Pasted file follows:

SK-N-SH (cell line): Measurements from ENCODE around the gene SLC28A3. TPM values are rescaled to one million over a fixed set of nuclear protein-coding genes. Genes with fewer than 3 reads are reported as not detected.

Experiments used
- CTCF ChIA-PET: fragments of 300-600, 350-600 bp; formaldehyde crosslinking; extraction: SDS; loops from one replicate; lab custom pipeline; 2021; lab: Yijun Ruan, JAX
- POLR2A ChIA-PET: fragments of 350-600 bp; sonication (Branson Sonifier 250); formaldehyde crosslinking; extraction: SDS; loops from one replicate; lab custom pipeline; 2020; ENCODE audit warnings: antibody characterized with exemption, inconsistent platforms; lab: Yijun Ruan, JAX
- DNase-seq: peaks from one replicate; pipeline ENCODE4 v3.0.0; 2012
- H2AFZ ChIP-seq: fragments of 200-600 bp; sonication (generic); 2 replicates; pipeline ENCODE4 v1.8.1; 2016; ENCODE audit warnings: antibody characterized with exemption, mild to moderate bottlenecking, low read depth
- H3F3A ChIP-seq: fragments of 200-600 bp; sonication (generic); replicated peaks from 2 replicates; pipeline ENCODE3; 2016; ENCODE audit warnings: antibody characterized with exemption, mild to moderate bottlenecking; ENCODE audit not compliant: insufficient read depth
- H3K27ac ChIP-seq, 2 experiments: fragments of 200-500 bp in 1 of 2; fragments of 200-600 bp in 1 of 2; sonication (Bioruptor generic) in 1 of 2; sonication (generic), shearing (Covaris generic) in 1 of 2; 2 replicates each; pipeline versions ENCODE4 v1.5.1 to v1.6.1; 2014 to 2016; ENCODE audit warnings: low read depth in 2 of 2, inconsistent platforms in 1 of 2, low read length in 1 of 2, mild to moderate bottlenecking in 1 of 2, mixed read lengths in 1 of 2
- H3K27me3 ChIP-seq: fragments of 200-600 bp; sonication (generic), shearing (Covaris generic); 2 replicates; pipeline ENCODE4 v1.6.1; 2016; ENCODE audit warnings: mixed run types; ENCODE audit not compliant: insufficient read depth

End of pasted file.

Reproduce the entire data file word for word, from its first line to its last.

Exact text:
SK-N-SH (cell line): Measurements from ENCODE around the gene SLC28A3. TPM values are rescaled to one million over a fixed set of nuclear protein-coding genes. Genes with fewer than 3 reads are reported as not detected.

Experiments used
- CTCF ChIA-PET: fragments of 300-600, 350-600 bp; formaldehyde crosslinking; extraction: SDS; loops from one replicate; lab custom pipeline; 2021; lab: Yijun Ruan, JAX
- POLR2A ChIA-PET: fragments of 350-600 bp; sonication (Branson Sonifier 250); formaldehyde crosslinking; extraction: SDS; loops from one replicate; lab custom pipeline; 2020; ENCODE audit warnings: antibody characterized with exemption, inconsistent platforms; lab: Yijun Ruan, JAX
- DNase-seq: peaks from one replicate; pipeline ENCODE4 v3.0.0; 2012
- H2AFZ ChIP-seq: fragments of 200-600 bp; sonication (generic); 2 replicates; pipeline ENCODE4 v1.8.1; 2016; ENCODE audit warnings: antibody characterized with exemption, mild to moderate bottlenecking, low read depth
- H3F3A ChIP-seq: fragments of 200-600 bp; sonication (generic); replicated peaks from 2 replicates; pipeline ENCODE3; 2016; ENCODE audit warnings: antibody characterized with exemption, mild to moderate bottlenecking; ENCODE audit not compliant: insufficient read depth
- H3K27ac ChIP-seq, 2 experiments: fragments of 200-500 bp in 1 of 2; fragments of 200-600 bp in 1 of 2; sonication (Bioruptor generic) in 1 of 2; sonication (generic), shearing (Covaris generic) in 1 of 2; 2 replicates each; pipeline versions ENCODE4 v1.5.1 to v1.6.1; 2014 to 2016; ENCODE audit warnings: low read depth in 2 of 2, inconsistent platforms in 1 of 2, low read length in 1 of 2, mild to moderate bottlenecking in 1 of 2, mixed read lengths in 1 of 2
- H3K27me3 ChIP-seq: fragments of 200-600 bp; sonication (generic), shearing (Covaris generic); 2 replicates; pipeline ENCODE4 v1.6.1; 2016; ENCODE audit warnings: mixed run types; ENCODE audit not compliant: insufficient read depth